height heighth height (There is no “h” at the end of the word.)
hierarchy hi-ar-chy hi-er-ar-chy (Hierarchy has four syllables. Don’t leave one out.)
jewelry jew-ler-y jew-el-ry (Remember that “jewel” is pronounced first. The “e” goes before the “L”.)
liable li-bel li-a-ble (“Libel” means releasing a false statement about someone that causes others to have a bad opinion of them; “liable” means apt to do something or responsible for.)
masonry mas-on-ar-y mas-on-ry (The word only has three syllables.)
miniature min-it-ure min-i-a-ture (Most dictionaries agree that the word should be pronounced with four syllables, although a few accept the pronunciation using three.)
mischievous mis-ché-v-i-us mis-che-vous (Don’t put the extra “I” in there. It only has three syllables.)
ordnance ord-in-ance ord-nance (Again, no “I”. This word has only two syllables.)
prerogative per-og-a-tive pre-rog-a-tive (The “R” goes before the “E”.)
prostate pros-trate pros-tate (There is no “R” in gland and the word meaning gland has only one “R”. The word meaning “recumbant” though, has two “r’s”. )
Realtor Real-a-tor Real-tor (The word only has two syllables, and it is capitalized.)
sherbet sher-bert sher-bet (This one surprised me when I researched it. All my life, I had been saying “she-bert” only to discover it was “her-bet”.)
triathlon tri-ath-a-lon tri-ath-lon (Don’t put an extra “a” in the word.)
verbiage ver-bage ver-bi-age (It sounds like it’s spelled—with the “I”.)

I didn’t list all the words. There are plenty of others that could have been listed. A few are listed below.

cache (pronounced like cash)

niche (noes)

nuptial (not nup-tu-al)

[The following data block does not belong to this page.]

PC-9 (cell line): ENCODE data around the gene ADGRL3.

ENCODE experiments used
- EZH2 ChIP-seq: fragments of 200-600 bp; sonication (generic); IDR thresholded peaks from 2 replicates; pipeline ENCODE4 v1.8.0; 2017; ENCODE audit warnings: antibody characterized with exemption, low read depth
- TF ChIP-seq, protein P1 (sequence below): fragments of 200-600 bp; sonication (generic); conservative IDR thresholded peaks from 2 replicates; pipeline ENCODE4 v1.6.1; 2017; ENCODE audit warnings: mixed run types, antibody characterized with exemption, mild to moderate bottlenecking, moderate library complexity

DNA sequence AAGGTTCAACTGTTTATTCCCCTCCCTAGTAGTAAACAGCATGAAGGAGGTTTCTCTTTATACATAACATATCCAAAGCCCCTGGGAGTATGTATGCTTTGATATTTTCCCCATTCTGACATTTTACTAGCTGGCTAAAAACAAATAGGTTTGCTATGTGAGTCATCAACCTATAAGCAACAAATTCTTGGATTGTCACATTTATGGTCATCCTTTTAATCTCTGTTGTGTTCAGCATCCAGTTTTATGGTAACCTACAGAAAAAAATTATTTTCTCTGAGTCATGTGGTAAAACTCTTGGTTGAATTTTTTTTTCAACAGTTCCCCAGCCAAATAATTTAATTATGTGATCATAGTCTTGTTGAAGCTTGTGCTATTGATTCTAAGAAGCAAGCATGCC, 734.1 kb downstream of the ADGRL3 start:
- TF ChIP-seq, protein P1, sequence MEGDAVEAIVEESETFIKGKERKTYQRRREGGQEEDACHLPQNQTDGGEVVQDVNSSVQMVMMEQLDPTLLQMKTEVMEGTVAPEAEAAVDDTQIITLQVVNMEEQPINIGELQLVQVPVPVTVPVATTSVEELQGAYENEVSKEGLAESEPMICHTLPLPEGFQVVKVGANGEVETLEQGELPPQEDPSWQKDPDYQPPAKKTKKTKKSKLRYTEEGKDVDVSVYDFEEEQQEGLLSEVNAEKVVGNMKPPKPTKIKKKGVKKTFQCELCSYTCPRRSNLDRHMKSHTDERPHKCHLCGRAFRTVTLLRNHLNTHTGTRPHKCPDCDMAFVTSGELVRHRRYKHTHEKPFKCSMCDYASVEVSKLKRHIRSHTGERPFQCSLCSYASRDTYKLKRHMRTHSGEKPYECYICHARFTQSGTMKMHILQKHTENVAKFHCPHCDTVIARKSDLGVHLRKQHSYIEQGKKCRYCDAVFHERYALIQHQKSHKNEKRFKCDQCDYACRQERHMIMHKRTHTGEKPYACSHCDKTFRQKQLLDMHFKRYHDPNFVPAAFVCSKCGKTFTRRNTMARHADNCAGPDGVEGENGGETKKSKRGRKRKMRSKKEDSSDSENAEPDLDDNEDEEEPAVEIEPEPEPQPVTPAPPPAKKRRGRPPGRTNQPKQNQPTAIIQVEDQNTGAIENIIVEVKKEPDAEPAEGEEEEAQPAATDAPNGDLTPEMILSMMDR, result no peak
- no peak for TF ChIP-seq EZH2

nuclear (not nu-cu-lar)

often (the “t” is silent)

prescription (“r” before “e”)

peremptory (“e” before “r”)

pronunciation (not pro-noun-ci-a-tion)

respite (res-pit—does not rhyme with despite)

spay (not spade) Spade is a word, but the meaning is different.

tack (not tact) Tact is a word, but the meaning is different.

Tenet (not tenant) A tenant is a renter. A tenet is a belief or a doctrine.

The Bottom Line

This about wraps it up—at least for now—regarding the commonly mispronounced words. But there are always the misused words to concern yourself over. For a look at some of them, pick up one of my grammar books. Book three, Visual Grammar, has the most of them.

Visual Grammar

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Giacomo Giammatteo is the author of gritty crime dramas about murder, mystery, and family. And he also writes nonfiction books including the No Mistakes Careers series as well as books about grammarpublishing., and children’s fiction and nonfiction.

When Giacomo isn’t writing, he’s helping his wife take care of the animals on their sanctuary. At last count, they had forty animals—seven dogs, one horse, six cats, and twenty-five pigs.

Oh, and one crazy—and very large—wild boar, who used to take walks with Giacomo every day.

He lives in Texas where he and his wife have an animal sanctuary with forty-five loving “friends.”